My guess is that Little Big Horn are from Northern England and their melodic yet very powerful approach is made even better by very intelligent and downright great lyrics to every song on their record bar the two cover versions which open the album. The covers are of Lovin' Spoonful's "Good Time Music" and a Jon Mark composition "Getting It Together." The rocked up wild ass guitar frenzy that starts the album with "Good Time Music" is exciting fun. "Getting It Together" is a really nice Pastoral rock song with great vocals and some unusual sounding electric piano. The best songs, however, follow the two covers and are all original compositions. "I Wish I Had The Words" and the rest of Side One leap head first into amazing later era British heavy psych complete with lots of trippiness, cranked fuzz and effects loaded guitars, and very appealing strong melodic vocals together with more unusual keyboard motifs that are unique to this record. "I Wish I Had The Words" is about the lack of communication that needs to be addressed by people everywhere and uses that as a springboard for other very important things that are constantly overlooked by most people. Alan Davis has a great voice on the whole record that is laid back and inviting. The harmonies are also great and the instrumental work of Little Big Horn is incredible. Give full marks to guitarist Maidment who is a really great musician and who also knows how to play in an emotional, tasteful way that takes nothing away from the songs. "Anything That Turns You On" comes next and is just as awesome as "I Wish I Had The Words." Despite the quality studio Sound Techniques the sound is very odd on this album and while that works to their benefit it also leads one to wonder if it was hastily recorded then run through again in marathon sessions for a week. No one will ever know and I don't think anyone in Little Big Horn went onto other bands. "Anything That Turns You On" indeed all of Side One's 4 tracks after the two covers are some of the best melodic heavy psych ever laid down anywhere. The lyrics are a really big reason why this whole album is so good. For once there is not a single trite pretentious hackneyed take on something of importance and the words to the songs are all very sympathetic, even downright savvy. Clearly Little Big Horn were looking at America AND England and wondering just what was going wrong with people. Also just as clearly they never mock, attack, or try to put others down. This record is beautiful at the same time that it rocks. The general feeling is that of an open door to a place where there is warm sunshine flowing out of it. You could probably say that about Honeybus and Northwind, but Little Big Horn at the same time as having some things in common with those bands sound really like no one else.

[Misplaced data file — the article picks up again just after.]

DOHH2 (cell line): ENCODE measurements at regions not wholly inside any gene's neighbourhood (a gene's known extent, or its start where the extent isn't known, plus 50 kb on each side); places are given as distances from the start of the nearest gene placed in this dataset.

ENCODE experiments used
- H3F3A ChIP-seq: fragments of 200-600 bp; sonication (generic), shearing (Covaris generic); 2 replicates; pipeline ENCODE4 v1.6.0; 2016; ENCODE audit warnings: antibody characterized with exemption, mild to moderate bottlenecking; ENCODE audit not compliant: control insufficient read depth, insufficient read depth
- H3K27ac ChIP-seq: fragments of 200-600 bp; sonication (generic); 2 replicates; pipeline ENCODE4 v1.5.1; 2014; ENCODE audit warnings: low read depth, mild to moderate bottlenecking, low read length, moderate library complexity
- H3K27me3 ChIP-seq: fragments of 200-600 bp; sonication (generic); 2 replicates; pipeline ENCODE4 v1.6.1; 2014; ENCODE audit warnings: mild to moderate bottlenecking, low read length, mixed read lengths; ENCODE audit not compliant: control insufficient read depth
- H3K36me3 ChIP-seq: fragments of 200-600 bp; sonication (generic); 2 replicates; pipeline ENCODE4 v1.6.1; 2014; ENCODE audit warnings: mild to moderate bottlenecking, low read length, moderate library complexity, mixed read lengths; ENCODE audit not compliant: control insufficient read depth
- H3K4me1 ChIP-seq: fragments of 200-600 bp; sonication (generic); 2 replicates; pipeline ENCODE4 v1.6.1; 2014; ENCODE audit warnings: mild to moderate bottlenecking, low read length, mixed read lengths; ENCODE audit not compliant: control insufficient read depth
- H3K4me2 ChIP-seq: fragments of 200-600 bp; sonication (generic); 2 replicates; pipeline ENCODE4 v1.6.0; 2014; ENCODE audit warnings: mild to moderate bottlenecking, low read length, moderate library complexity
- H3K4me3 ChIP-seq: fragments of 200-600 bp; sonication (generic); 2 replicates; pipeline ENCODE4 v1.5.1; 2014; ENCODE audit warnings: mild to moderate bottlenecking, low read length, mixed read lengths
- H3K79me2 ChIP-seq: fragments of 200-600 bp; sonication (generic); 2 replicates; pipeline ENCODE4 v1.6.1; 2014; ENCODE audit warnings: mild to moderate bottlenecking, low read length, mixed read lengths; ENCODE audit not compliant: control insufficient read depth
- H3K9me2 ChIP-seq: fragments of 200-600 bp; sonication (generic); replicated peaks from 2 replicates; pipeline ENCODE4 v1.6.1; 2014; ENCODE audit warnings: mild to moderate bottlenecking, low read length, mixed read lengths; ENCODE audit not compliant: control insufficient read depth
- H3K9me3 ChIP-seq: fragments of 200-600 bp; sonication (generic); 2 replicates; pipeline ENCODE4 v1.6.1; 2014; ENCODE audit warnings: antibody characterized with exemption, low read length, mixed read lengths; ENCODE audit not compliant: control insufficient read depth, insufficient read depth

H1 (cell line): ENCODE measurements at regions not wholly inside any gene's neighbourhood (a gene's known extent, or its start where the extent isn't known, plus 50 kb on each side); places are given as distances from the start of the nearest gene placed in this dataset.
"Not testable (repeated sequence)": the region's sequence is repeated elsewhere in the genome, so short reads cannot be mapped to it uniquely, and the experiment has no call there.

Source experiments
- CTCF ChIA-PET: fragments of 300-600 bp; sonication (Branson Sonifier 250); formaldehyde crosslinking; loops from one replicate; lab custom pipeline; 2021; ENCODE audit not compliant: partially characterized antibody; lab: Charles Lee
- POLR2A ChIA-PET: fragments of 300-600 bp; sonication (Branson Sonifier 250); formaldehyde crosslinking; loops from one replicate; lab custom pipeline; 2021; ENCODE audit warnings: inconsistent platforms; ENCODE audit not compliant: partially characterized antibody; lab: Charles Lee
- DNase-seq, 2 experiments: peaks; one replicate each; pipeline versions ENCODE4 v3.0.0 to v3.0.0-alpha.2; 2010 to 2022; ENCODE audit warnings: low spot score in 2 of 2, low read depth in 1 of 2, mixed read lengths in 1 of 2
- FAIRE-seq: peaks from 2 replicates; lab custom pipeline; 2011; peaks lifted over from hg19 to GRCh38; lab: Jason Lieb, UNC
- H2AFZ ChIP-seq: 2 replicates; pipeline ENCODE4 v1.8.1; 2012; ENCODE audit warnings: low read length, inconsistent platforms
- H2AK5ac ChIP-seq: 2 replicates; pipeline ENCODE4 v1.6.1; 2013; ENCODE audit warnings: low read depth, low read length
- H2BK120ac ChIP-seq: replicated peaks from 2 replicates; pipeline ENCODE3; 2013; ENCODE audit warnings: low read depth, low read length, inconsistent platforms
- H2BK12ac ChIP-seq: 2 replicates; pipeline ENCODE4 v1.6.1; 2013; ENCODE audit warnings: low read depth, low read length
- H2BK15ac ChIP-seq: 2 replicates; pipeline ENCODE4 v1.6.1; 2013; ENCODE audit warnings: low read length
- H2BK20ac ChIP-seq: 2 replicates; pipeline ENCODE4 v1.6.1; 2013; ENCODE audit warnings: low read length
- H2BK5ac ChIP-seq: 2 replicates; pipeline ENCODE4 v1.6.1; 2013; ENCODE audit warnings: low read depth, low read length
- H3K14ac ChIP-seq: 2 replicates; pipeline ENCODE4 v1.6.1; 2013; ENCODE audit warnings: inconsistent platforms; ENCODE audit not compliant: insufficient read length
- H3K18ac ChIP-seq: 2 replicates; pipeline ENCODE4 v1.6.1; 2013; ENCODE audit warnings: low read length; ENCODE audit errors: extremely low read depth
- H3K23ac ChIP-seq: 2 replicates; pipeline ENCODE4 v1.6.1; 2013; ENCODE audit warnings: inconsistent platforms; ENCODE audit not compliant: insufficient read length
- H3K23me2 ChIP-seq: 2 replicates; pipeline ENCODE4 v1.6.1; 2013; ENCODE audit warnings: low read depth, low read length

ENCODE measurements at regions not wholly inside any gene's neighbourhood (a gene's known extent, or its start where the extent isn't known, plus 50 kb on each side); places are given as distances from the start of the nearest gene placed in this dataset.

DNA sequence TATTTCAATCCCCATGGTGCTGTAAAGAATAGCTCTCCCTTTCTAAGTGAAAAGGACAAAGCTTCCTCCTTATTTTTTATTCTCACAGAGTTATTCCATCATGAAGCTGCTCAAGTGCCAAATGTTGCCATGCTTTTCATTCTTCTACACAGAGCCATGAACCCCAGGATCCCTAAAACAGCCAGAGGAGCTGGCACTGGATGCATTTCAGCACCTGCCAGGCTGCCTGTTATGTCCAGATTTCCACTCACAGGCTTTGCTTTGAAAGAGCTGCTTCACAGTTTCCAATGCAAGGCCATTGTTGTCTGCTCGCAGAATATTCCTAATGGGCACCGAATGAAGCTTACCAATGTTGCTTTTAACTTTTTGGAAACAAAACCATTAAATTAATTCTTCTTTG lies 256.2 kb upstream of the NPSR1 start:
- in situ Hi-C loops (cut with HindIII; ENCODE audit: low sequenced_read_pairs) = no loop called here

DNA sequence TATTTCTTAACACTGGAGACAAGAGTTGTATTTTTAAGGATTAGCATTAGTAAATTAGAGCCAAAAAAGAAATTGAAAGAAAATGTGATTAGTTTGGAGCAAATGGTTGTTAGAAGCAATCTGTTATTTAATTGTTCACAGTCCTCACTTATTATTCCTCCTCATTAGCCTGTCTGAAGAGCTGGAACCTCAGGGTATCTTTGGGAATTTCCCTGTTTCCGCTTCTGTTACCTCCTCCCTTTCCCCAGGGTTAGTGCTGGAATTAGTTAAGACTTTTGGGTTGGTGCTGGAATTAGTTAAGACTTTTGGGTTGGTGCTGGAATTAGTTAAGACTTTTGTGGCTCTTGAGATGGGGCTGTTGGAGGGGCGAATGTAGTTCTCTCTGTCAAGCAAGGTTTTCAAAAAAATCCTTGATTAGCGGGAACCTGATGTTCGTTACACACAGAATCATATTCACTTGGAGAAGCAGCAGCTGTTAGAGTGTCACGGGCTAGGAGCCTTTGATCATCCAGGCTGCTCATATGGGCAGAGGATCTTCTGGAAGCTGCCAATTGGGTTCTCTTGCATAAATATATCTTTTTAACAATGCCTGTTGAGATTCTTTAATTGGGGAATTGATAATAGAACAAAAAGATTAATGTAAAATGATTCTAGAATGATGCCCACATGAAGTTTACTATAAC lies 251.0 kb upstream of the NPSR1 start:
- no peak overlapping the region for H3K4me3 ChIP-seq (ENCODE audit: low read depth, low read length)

If psych/heavy psych is your thing Side One is outstanding, but don't overlook the more country rock oriented second side of the album as it has just as much to offer. Everything changes from one side to the next in stellar contrast on this record. "Something Good" is the beautiful song that heralds in a change of pace with soft soaring harmonies, warm and honest music, and a very appealing take on melodic Pastoral pop/rock. "Ain't No Harm" is somewhere between Side One and what follows it on Side Two with some Rural/Country rock influences, strong vocals, and intelligent lyrics. "Isn't It Strange" is a melodic country-ish/hippie rock song with more intelligent lyrics, great vocals, and some nice olde time acoustic fingerstyle guitar. It is the last two tracks which are still very good, but for once become a bit far fetched. "Just Ain't Fair" is a great song, but I've heard this whole "Oh Look How Much The World Hates Me For My Long Hair And My Open Attitude" so much that even when done way better than average it sounds a bit pedestrian in comparison to the rest of the album. Everything is great in this song including a painful story line that speaks nothing but truth, Unfortunately, as I said I wish it was up to the higher level of what proceeded it. "Another Man's Song" is a kind of melodic Gospel Rock I would say song about Jesus and has a big string arrangement, soaring mutli vocals and the rest. I wonder though from the words to the song if Little Big Horn were having a bit of an identity crisis and that strange juxtaposition that's been going on for much of the album takes a turn towards big budget commercial early 70s radio rock here. It's a great song, but on this record it sounds a bit out of place. I hate to say that because it is a really good song, but I've heard too many songs about Jesus and having to live by his Word. So what you have on Little Big Horn's record is a mixture of the best in the world and nothing that goes beneath "pretty" to "really" good. This album is very hard to find and has always been a serious rarity. My running into it at such a low price I unfortunately have to tell you probably won't happen for you. The realistic value is around what my first copy cost, but this album is so obscure that it would probably turn up when you least expect it. Word should get around about what a great one this is- it certainly beats loads of hyper expensive rarities that are just as rare and not half as good.

No comments:

Post a Comment